Are You A One-Handed Or Two-Handed Touchpad User? The Answer May Determine The Best Laptop For You
In our reviews of HP's Envy 13 and 15, we noticed that the touchpads on both were finicky and difficult to work with. Our reviewers noticed jumping cursors, poor response to input and intermittent gesture recognition. Like the rest of the system, it was obvious the touchpad's style and design were meant to mimic the ones on MacBook Pros. We wished that they worked nearly as well.
Passing the systems around the office, we discovered that staffers who used the touchpad with one hand had an easier time dealing with the Envys than those who use two hands.
Unlike typing, I never received any formal instruction on how to use a touchpad, so I defaulted to what made sense to me. Is that true for everyone? If so, what does the way you use a touchpad say about you as a person? Perhaps it reveals deep mysteries about your personality. Or perhaps it just means you're more or less frustrated with your laptop on a daily basis.
I'm a two-handed user, so I always keep a finger from my left hand on the mouse button while my right moves the cursor around, like so:
Some of the people on staff use just one hand, like so:
I find it really difficult to use the touchpad this way, especially when working on a netbook:
The second way works much better on small netbook pads. However, because the buttons on netbooks are often small, there are times when a tip of my finger accidentally strays onto the touchpad, making the cursor jump or scrolling difficult. This doesn't happen too often, but often enough to notice.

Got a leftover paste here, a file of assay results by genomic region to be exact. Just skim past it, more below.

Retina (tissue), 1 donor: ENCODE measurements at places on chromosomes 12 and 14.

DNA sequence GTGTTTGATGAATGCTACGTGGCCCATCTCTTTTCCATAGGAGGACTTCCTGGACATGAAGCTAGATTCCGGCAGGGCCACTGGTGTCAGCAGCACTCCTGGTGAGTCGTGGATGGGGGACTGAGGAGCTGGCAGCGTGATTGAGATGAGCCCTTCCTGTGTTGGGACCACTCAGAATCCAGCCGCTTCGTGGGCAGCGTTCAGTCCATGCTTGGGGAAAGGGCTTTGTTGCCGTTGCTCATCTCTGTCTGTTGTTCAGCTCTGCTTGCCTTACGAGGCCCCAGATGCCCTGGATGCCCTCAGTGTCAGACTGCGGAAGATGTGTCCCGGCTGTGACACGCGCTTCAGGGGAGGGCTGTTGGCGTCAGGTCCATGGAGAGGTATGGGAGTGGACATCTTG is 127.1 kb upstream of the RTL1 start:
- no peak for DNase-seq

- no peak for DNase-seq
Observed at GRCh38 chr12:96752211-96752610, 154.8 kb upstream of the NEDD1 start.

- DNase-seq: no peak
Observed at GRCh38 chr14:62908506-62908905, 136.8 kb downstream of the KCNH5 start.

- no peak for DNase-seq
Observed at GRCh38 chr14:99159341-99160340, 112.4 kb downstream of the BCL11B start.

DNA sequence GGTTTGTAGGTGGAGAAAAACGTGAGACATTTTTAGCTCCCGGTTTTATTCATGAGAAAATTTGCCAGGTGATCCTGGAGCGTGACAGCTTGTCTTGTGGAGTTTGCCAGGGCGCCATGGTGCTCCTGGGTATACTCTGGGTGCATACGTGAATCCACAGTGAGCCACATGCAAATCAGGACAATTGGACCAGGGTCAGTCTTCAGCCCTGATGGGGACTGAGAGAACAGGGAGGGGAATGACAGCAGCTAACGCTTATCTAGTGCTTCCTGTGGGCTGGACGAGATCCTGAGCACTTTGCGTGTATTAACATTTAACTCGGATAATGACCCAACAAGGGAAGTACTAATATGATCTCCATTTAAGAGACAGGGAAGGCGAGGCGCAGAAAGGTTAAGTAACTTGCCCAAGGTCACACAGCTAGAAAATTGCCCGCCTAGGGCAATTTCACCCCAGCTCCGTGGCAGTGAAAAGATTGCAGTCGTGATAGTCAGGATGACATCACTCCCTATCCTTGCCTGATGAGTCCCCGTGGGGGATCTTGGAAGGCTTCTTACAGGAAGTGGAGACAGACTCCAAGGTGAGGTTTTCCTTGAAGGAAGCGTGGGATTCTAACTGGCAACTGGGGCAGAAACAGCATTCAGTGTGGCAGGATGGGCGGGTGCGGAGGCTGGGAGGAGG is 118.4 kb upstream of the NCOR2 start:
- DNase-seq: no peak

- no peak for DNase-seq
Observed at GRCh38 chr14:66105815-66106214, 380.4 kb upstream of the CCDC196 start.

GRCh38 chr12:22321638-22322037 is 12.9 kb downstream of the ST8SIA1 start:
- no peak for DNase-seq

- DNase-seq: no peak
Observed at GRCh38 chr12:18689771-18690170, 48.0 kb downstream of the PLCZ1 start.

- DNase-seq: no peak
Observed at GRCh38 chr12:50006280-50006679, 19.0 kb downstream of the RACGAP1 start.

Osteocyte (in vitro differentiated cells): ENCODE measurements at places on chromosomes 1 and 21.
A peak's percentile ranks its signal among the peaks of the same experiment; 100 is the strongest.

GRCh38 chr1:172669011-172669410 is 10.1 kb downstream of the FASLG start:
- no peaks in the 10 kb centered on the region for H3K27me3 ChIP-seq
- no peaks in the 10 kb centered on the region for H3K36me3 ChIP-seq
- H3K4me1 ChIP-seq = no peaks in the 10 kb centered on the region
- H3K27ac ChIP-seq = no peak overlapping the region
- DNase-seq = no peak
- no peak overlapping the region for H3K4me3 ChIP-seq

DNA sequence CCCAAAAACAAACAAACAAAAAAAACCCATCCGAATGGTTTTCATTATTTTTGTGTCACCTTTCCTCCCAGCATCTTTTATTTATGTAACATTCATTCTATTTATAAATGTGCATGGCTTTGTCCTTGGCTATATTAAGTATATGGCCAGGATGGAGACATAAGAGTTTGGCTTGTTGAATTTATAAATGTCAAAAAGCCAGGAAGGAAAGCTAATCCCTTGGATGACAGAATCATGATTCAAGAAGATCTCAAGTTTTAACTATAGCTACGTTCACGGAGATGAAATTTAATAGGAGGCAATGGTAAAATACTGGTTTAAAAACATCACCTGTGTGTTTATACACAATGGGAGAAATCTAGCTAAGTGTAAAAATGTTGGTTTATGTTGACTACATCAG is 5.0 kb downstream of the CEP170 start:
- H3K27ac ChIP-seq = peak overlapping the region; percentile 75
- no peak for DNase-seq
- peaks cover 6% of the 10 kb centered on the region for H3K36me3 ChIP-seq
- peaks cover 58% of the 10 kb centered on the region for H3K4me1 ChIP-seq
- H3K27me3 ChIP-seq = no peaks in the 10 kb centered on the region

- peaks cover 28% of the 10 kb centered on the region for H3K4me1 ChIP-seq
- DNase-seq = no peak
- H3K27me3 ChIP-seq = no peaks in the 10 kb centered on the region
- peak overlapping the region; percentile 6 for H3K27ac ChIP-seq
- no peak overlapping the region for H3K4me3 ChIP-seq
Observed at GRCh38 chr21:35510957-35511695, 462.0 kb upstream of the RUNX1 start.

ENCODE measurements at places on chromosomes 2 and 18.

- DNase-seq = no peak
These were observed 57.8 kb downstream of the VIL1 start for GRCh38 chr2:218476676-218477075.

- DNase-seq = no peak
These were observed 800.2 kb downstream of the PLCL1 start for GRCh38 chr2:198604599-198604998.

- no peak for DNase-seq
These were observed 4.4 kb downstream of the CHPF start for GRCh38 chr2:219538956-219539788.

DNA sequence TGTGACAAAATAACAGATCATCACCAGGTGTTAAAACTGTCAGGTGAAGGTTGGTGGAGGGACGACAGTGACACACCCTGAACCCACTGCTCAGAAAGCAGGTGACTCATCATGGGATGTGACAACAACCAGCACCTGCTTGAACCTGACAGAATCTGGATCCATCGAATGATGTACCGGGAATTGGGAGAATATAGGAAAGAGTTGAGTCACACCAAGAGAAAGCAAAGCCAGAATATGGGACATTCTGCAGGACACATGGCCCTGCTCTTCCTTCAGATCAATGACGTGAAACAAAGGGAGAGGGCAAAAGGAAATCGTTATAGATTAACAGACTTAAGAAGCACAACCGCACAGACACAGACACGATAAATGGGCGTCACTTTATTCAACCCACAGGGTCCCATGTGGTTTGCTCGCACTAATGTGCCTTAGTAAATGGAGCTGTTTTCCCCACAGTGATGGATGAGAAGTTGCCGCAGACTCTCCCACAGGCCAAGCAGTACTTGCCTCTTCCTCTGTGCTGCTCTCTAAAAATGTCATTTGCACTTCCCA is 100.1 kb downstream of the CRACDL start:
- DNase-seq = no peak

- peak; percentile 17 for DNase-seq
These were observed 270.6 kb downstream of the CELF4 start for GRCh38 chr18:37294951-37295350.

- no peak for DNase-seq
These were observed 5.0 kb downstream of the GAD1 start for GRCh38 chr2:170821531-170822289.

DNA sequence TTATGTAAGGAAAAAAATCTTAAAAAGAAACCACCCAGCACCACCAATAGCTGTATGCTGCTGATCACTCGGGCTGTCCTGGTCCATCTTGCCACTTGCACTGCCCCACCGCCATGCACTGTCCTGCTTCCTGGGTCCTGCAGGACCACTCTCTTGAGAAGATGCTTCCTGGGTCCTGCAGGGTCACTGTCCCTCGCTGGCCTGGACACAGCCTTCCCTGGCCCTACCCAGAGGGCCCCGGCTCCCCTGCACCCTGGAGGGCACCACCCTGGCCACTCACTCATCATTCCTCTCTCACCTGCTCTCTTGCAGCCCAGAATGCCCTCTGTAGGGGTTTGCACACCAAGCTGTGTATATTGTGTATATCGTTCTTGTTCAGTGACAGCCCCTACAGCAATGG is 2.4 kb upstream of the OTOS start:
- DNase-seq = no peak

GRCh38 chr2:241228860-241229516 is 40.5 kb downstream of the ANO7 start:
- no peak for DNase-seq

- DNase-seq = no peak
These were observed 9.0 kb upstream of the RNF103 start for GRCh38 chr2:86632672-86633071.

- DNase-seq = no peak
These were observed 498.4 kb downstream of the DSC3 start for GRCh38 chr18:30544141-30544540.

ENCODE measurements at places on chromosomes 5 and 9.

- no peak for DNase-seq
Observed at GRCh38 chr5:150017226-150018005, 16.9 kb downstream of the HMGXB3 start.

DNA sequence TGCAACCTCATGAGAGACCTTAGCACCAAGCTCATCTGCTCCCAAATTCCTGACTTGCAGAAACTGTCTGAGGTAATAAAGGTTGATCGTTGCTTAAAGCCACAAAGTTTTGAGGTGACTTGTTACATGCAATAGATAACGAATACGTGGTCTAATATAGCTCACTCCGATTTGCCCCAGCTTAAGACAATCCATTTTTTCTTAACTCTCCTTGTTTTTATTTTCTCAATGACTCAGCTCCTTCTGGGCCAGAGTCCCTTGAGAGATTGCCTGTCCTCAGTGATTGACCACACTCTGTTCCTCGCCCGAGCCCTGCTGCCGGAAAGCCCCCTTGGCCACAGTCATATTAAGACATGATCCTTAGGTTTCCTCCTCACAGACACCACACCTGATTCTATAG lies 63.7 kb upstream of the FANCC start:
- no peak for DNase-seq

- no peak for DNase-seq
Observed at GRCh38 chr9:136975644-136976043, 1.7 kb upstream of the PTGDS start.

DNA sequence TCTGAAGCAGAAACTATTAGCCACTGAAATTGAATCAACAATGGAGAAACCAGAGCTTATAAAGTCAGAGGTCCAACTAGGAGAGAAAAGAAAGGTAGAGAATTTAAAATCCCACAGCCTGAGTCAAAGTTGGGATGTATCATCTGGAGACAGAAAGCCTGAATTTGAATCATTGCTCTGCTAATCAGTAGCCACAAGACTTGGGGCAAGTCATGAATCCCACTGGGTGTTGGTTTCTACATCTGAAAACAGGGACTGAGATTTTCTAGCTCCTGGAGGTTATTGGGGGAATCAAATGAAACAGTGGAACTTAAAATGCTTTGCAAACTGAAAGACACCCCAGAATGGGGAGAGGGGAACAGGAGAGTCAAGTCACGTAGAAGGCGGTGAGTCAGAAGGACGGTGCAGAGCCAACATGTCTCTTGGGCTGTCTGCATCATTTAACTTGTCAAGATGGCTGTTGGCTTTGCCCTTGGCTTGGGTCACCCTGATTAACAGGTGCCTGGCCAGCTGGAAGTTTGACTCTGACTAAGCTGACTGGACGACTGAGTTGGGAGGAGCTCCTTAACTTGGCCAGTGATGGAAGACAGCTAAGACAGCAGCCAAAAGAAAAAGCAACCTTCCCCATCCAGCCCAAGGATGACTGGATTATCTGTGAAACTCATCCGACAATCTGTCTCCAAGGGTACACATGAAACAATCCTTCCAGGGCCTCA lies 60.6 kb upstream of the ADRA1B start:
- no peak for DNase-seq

Neither the one-handed or two-handed approach seems to be more common than the other in the office, but I wonder if maybe the designers and engineers who worked on the HP Envy line are all one-handed users. That certainly makes using the touchpad a bit easier. Perhaps they are all secretly MacBook users, as I've noticed a correlation between one-handed touchpad use and Mac users:
However, when I use a MacBook touchpad I default to my usual two-handed stance and don't encounter problems. It seems Apple's hardware is usually able to tell the difference between a finger resting on the touchpad and those in motion, allowing even people like me to use it frustration-free.
Are you a one-handed or two-handed touchpad user? Maybe you're lucky and can do both. Have you noticed that some touchpads are more difficult to deal with than others? Could it be because you're using it differently than the designers intended?